What are Neural Networks and What are Their Applications?

Neural networks are another popular concept we have decided to address in our articles on artificial intelligence terminology. In this post, you will find a comprehensive definition and learn about their history, how they function, and their various applications.We invite you to read on!

Let’s start with the definition.

Neural networks (NN), or artificial neural networks (ANN), are loosely connected models with flexible structures and large parameter space.

Thanks to the inspiration from the biological mechanisms of brain function, neural networks can recognize patterns in data and solve complex tasks related to language understanding and computer vision, among other things.

Therefore, neural networks are composed of layers, of which we can distinguish three types:

  • Input layer: This is where the data is directed, which the network will process.
  • Hidden layers:These are located between the input and output layers. They are called “hidden” because their inputs and outputs are not directly visible. In these layers, the model gains the ability to recognize patterns in the data, updating its parameters (weights) during training based on the input data.
  • Output layer: This layer returns the final result of the network’s operation. It could be, for example, recognized word categories in text or objects detected in an image.

A key aspect of neural networks is that during training, they learn which aspects of the input data affect the final processing result without manually extracting features from the data (which was a laborious and uncertain process before the era of neural networks). As new data is fed to the networks, they get better at feature extraction, thus improving their task performance. Over time, this makes them powerful tools with many applications.

How do neural networks work?

As mentioned above, neural networks are inspired by their biological counterpart – the human brain They consist of many closely interrelated nodes – processing units responsible for a different aspect. Each processing node contains its database, including all the previous rules it has been trained on.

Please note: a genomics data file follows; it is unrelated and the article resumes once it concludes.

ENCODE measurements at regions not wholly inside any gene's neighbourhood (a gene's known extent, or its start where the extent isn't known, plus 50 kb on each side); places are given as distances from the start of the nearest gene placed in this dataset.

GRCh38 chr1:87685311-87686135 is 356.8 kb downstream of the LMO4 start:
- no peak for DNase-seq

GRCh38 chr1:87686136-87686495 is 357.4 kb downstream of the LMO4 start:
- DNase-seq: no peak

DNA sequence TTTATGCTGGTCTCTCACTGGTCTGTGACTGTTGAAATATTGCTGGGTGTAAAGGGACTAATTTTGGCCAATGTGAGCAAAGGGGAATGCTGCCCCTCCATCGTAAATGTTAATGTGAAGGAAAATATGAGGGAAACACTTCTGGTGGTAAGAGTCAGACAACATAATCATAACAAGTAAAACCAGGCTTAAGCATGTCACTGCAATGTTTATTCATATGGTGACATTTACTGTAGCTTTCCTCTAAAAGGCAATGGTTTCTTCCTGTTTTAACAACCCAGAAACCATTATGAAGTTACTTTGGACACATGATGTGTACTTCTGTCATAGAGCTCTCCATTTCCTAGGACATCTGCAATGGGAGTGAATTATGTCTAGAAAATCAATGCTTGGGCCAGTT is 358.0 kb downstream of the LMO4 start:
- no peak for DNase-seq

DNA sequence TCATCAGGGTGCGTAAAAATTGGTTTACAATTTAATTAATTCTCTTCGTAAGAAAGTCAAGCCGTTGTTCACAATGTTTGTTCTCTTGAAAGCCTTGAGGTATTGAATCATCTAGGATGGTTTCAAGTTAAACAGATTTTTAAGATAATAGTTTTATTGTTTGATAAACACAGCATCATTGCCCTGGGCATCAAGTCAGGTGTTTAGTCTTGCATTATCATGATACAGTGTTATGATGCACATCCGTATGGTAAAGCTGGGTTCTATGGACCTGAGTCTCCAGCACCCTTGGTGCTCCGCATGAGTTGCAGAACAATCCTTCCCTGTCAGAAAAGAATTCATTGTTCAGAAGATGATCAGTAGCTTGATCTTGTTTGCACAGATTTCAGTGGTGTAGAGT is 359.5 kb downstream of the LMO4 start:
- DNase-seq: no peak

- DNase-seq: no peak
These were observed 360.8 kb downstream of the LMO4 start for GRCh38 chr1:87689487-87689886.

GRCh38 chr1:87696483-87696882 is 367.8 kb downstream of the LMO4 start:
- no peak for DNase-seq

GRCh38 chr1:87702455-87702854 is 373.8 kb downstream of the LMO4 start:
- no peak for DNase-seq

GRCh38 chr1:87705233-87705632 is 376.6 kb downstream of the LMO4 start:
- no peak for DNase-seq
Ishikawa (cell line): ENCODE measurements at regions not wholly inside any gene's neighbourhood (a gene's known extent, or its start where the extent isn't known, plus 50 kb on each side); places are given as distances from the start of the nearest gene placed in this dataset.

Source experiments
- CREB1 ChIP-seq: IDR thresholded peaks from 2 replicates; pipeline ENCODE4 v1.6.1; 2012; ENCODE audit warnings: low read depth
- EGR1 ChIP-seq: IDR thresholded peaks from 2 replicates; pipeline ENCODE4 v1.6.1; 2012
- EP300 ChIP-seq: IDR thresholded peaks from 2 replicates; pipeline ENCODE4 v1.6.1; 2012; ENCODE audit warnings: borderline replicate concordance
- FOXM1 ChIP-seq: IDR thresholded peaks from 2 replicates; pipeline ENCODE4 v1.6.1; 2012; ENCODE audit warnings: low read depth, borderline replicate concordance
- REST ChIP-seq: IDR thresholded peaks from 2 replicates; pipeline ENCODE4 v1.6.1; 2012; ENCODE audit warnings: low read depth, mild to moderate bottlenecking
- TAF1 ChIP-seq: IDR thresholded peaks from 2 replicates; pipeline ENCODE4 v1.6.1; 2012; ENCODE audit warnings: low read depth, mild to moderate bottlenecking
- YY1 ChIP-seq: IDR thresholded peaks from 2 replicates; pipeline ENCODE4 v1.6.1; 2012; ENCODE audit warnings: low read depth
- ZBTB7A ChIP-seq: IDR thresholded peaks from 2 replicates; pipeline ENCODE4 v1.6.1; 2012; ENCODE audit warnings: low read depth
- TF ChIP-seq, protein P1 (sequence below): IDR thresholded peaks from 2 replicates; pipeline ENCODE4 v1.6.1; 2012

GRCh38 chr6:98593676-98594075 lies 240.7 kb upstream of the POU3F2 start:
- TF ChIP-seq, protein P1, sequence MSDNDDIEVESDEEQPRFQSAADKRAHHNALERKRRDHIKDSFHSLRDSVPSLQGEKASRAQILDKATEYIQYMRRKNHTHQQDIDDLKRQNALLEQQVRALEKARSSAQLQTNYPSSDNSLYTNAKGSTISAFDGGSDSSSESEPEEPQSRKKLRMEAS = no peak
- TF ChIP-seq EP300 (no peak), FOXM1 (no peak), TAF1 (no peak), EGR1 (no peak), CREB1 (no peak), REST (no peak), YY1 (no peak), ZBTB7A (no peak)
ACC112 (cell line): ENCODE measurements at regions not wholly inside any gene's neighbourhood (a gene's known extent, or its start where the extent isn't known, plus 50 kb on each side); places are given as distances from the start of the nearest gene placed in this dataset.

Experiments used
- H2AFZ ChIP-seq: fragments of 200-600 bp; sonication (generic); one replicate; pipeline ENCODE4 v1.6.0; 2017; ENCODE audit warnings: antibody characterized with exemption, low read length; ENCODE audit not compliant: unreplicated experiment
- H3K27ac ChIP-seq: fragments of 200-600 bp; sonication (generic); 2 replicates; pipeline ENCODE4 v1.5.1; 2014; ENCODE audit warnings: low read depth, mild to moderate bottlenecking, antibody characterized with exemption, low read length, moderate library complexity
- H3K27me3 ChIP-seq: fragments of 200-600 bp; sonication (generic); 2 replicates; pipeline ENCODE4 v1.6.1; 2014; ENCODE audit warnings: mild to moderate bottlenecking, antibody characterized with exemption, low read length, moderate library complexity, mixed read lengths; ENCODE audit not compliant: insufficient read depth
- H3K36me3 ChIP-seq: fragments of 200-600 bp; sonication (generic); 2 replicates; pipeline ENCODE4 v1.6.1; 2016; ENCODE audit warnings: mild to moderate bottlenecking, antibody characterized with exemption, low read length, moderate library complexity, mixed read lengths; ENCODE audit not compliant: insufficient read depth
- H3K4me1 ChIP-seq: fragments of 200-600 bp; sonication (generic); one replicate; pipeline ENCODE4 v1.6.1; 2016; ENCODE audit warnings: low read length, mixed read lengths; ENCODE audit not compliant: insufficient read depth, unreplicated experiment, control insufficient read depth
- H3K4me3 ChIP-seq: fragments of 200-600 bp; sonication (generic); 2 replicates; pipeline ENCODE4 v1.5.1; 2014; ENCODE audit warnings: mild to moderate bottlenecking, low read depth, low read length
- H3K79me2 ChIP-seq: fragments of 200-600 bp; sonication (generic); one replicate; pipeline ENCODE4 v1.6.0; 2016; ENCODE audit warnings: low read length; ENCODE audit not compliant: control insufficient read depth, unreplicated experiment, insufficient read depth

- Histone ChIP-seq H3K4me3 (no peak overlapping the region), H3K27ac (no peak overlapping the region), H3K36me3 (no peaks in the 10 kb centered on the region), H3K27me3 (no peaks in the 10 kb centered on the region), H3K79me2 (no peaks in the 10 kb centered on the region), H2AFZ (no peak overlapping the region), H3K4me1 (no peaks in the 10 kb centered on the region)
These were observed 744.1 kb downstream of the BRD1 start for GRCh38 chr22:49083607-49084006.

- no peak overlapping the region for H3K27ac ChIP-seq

Creating a neural network starts with the first nodes receiving raw input data. Then, each node receives the results from the previous one. It continues until the last node processes the information and generates the output data, the final result.

For this article, let’s imagine that each node is a robot that analyzes certain information. Each robot that makes up the neural network receives information from the outside (input data) and focuses on a specific aspect of that information. For example, one might analyze shapes, and the second one – colors.

When a robot receives information, it weighs it according to its own “importance” scale, and some things may be more important to it than others.

Next, it checks if the sum of this information exceeds a certain threshold. If so, the robot activates and sends a signal to the next robot in its network. If not, the robot does not activate or send a signal.

During this process, all information passes through the network, from one robot to the next, until we finally get a result – for example, about what is in a given image.

It’s worth adding that the mentioned weights and thresholds are initially set randomly, which means that the network initially operates with low effectiveness. However, by processing an increasing amount of data, the network adjusts its parameters, constantly increasing its effectiveness and precision.

The History of Neural Networks

The history of neural networks dates back to 1943 when mathematicians Warren McCulloch and Walter Pitts built a system of circuits that ran simple algorithms, functioning similarly to the human brain.

Their further development didn’t pick up speed again until around 2010, over 60 years later. This resurgence was linked to the rise of the Big Data trend, where companies began amassing substantial volumes of data. This trend facilitated the collection of the necessary data and computing power to operate complex artificial neural networks.

One of the critical events in the history of neural networks was the victory in the ImageNet challenge by Alex Krizhevsky, Ilya Sutskever, and Geoffrey E. Hinton, who created AlexNet – a unique deep convolutional neural network. Their revolutionary architecture could classify 1.3 million high-resolution images, achieving an error rate of 15.3%.

This achievement sparked an explosion in deep learning research, and technology companies began to massively invest in classification technologies using AlexNet and create other models for developing realistic problem solutions, such as image detection, image classification, and much more.

Examples of Neural Networks Applications

We’re already familiar with the theory. Now let’s move on to practice. Neural networks have virtually limitless potential, and listing all their applications is impossible. Below are a few popular examples of their use in various sectors.